Since launching in March 2011, the campaign to stop coal seam gas (CSG) mining has grown into one of the most powerful and broadly supported community campaigns ever seen in the Illawarra.
The infamous front page of Rupert Murdoch's Daily Telegraph on August 5, screaming “KICK THIS MOB OUT” in reference to Kevin Rudd's Labor government, reminded many of the role the media play in politics.
The news in May that carbon dioxide levels had broken through the symbolic barrier of 400 parts per million (ppm), a level not seen since the beginning of our species’ evolution on planet Earth, 3 million years ago, caused a barely perceptible ripple in the mass media.
Stop CSG Illawarra (SCSGI) held its monthly organising meeting on April 21, attended by just over 80 people. The community feels it is in limbo, waiting on a decision from the Planning Assessment Commission (PAC) on the local coal seam gas project.
A PAC decision was expected several weeks ago on whether to approve Apex’s application to extend drilling deadlines, enabling them to start work on the project.
Rupert Murdoch's recent speech to the Institute of Public Affairs (IPA) was so full of bizarre contradictions it could easily pass as satire.
He spoke proudly of the IPA's founders — his father among them — who came together in 1943 “concerned about the drift to socialism”. He went on to say with a straight face: “What they wanted was simple: an Australia where men and women would rise in society not because they were born into privilege — but because they earned it with their hard work, their thrift, and their enterprise.”
Green Left Weekly's 2013 Fighting Fund appeal for $250,000 was launched in January. Since then volunteers and supporters around the country have been busy raising funds and generously sending in donations to keep the project afloat.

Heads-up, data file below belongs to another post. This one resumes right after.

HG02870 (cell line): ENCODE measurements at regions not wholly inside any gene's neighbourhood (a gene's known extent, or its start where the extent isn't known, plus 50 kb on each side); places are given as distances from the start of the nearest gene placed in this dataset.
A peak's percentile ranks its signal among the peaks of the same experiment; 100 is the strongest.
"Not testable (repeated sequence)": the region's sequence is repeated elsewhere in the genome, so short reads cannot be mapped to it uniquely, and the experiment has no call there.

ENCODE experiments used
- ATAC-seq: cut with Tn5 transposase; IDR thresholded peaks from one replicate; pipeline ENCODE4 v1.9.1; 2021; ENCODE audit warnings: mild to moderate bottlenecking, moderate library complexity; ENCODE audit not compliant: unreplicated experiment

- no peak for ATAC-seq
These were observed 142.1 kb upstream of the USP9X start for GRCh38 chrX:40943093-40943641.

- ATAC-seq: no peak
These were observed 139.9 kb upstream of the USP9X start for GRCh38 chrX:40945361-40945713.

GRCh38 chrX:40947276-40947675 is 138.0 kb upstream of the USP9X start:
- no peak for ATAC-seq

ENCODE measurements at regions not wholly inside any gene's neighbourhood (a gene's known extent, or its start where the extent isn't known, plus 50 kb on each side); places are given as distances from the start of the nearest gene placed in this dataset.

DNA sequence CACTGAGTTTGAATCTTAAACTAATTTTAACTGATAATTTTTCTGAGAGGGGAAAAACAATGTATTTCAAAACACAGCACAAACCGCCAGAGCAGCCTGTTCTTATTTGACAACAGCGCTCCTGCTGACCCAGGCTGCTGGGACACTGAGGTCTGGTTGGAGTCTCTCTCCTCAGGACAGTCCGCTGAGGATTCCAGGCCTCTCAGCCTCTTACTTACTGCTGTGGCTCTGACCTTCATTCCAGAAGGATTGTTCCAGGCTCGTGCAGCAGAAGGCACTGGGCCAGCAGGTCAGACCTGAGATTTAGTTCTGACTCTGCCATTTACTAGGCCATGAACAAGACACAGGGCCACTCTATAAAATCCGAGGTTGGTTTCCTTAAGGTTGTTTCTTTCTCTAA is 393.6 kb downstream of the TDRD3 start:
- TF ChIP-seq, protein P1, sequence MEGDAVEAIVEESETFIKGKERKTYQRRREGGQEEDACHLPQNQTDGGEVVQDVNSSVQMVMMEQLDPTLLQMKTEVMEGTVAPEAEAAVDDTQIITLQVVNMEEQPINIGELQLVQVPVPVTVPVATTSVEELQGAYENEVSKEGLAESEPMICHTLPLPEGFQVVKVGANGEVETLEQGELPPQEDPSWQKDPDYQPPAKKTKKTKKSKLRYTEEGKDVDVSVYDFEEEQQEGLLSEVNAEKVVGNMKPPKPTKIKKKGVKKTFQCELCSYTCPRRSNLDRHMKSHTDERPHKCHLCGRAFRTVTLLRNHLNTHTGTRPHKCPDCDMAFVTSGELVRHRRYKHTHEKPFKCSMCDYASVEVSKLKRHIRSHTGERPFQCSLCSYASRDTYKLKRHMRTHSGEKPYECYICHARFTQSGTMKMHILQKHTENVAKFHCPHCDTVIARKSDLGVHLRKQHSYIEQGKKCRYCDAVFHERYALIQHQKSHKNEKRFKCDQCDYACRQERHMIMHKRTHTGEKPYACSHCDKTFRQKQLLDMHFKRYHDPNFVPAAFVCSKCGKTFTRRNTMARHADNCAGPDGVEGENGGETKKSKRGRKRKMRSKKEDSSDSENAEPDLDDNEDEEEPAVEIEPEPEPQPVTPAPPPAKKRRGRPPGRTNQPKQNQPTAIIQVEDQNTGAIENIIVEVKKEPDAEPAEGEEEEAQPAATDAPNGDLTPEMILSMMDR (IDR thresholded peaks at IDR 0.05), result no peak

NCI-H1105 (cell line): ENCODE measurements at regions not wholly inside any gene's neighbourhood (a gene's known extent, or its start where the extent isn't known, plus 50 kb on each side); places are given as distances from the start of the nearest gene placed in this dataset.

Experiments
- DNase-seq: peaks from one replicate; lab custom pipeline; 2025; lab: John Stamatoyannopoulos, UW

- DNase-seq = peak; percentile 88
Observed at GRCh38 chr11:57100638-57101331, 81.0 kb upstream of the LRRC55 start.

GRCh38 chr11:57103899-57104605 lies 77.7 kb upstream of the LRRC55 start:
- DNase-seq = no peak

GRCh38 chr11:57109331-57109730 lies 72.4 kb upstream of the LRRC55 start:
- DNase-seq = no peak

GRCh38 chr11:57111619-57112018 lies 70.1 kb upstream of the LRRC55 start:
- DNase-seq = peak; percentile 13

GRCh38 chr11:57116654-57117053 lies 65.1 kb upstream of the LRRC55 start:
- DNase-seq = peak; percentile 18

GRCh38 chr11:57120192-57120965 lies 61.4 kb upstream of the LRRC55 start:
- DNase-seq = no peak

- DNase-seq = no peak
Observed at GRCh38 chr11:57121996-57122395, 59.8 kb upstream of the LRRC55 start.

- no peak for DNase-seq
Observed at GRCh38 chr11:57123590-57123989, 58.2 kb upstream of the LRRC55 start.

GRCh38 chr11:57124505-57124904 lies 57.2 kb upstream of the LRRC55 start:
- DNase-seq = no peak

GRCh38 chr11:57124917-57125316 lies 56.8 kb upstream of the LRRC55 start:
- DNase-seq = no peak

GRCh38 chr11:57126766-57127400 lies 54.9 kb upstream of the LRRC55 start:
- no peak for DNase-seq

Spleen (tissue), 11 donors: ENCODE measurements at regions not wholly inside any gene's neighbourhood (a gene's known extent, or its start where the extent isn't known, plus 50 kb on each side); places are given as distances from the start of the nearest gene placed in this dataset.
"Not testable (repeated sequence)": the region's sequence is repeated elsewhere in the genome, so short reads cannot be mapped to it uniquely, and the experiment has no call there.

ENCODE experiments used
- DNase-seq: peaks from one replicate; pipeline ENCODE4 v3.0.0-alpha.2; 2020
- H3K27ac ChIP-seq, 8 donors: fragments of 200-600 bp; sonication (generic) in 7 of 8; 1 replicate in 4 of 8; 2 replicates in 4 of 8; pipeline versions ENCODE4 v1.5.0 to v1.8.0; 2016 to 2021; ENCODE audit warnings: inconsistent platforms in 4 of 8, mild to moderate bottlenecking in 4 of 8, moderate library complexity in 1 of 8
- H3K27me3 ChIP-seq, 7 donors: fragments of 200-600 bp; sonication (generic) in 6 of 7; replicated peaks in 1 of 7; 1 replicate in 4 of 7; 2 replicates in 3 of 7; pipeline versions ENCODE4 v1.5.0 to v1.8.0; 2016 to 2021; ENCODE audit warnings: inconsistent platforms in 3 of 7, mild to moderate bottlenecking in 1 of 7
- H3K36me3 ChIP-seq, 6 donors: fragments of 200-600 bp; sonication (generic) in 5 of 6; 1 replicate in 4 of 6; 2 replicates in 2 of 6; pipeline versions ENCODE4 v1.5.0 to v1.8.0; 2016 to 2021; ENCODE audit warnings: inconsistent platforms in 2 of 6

It's relentless work, but vital in order to keep an independent media voice alive in Australia; a voice that puts the truth and journalistic integrity before sensationalism and profit.
For a moment he lost himself in the old, familiar dream. He imagined that he was master of the sky, that the world lay spread out beneath him, inviting him to travel where he willed. It was not the world of his own time that he saw, but the lost world of the dawn -- a rich and living panorama of hills and lakes and forests. He felt bitter envy of his unknown ancestors, who had flown with such freedom over all the earth, and who had let its beauty die.
-- Arthur C. Clarke, The City and the Stars
Capitalism stands as a death sentinel over planetary life.
The 2013 Green Left Weekly Fighting Fund was launched on January 19. To keep the project afloat, we again set the target of an ambitious $250,000. Last year we fell short, but still raised an impressive $209,000 for this vital, independent media project.
The mining industry in Australia has boomed from about 4% of GDP in 2004 to about 9% today. Mining exports in the year to March last year were worth $155 billion, or 53% of Australia's total exports. Mining profits in 2009-10 amounted to $51 billion, and the estimated pre-tax profits over the next 10 years will be about $600 billion.
But who is the wealth benefiting and what are the costs of mining? And who makes the decisions about if, where and under what conditions mining takes place, and how the wealth is distributed?
More than 100 people gathered in Wollongong Town Hall on November 8 for a public debate on the NSW government's plan to lease Port Kembla for 99 years. The government hopes to make $500 million on the lease, about $5 million a year, despite the state-owned Port already making between $25 million and $50 million a year.